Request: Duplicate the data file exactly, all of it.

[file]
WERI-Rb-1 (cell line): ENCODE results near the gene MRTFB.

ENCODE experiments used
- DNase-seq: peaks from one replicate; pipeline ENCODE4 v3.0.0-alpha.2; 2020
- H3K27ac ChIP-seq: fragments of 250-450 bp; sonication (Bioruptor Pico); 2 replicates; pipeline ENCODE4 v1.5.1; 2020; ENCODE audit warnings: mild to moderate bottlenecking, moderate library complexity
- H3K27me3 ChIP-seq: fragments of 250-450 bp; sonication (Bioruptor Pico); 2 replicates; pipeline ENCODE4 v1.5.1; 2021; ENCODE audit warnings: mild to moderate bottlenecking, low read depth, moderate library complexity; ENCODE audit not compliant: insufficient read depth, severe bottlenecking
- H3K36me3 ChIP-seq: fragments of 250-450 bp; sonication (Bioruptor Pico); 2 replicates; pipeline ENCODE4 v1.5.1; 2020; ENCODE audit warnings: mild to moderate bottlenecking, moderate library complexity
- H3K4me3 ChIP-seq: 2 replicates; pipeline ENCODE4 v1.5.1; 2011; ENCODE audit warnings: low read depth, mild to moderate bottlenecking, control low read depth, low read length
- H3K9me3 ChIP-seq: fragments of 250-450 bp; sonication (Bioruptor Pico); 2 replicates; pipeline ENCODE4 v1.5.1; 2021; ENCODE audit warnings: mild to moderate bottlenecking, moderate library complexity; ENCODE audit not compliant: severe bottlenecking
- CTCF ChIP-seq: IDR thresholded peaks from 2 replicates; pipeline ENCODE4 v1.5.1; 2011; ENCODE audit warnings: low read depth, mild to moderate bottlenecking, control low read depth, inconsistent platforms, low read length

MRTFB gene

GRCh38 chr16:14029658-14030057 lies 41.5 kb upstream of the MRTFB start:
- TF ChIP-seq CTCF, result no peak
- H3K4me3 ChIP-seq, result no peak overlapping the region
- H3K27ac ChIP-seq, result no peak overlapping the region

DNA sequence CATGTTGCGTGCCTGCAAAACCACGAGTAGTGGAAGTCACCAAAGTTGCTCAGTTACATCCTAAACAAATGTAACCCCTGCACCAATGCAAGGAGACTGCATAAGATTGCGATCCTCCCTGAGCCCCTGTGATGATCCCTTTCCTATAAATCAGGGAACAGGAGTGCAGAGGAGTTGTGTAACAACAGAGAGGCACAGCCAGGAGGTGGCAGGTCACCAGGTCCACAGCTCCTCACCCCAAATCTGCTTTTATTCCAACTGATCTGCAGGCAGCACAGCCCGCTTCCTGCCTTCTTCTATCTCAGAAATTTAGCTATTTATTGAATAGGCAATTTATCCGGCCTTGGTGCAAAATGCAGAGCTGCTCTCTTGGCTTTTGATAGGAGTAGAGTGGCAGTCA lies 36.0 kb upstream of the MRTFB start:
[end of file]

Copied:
WERI-Rb-1 (cell line): ENCODE results near the gene MRTFB.

ENCODE experiments used
- DNase-seq: peaks from one replicate; pipeline ENCODE4 v3.0.0-alpha.2; 2020
- H3K27ac ChIP-seq: fragments of 250-450 bp; sonication (Bioruptor Pico); 2 replicates; pipeline ENCODE4 v1.5.1; 2020; ENCODE audit warnings: mild to moderate bottlenecking, moderate library complexity
- H3K27me3 ChIP-seq: fragments of 250-450 bp; sonication (Bioruptor Pico); 2 replicates; pipeline ENCODE4 v1.5.1; 2021; ENCODE audit warnings: mild to moderate bottlenecking, low read depth, moderate library complexity; ENCODE audit not compliant: insufficient read depth, severe bottlenecking
- H3K36me3 ChIP-seq: fragments of 250-450 bp; sonication (Bioruptor Pico); 2 replicates; pipeline ENCODE4 v1.5.1; 2020; ENCODE audit warnings: mild to moderate bottlenecking, moderate library complexity
- H3K4me3 ChIP-seq: 2 replicates; pipeline ENCODE4 v1.5.1; 2011; ENCODE audit warnings: low read depth, mild to moderate bottlenecking, control low read depth, low read length
- H3K9me3 ChIP-seq: fragments of 250-450 bp; sonication (Bioruptor Pico); 2 replicates; pipeline ENCODE4 v1.5.1; 2021; ENCODE audit warnings: mild to moderate bottlenecking, moderate library complexity; ENCODE audit not compliant: severe bottlenecking
- CTCF ChIP-seq: IDR thresholded peaks from 2 replicates; pipeline ENCODE4 v1.5.1; 2011; ENCODE audit warnings: low read depth, mild to moderate bottlenecking, control low read depth, inconsistent platforms, low read length

MRTFB gene

GRCh38 chr16:14029658-14030057 lies 41.5 kb upstream of the MRTFB start:
- TF ChIP-seq CTCF, result no peak
- H3K4me3 ChIP-seq, result no peak overlapping the region
- H3K27ac ChIP-seq, result no peak overlapping the region

DNA sequence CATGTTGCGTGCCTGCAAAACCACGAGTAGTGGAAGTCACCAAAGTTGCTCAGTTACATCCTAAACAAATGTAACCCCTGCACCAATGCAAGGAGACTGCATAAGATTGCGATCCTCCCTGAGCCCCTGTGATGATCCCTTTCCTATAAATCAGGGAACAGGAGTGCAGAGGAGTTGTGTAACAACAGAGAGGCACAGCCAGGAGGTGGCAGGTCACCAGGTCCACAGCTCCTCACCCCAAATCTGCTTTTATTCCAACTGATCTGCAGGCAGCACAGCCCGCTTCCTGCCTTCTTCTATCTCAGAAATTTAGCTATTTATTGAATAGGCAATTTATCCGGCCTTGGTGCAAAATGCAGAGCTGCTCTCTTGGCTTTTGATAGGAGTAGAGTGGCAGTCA lies 36.0 kb upstream of the MRTFB start: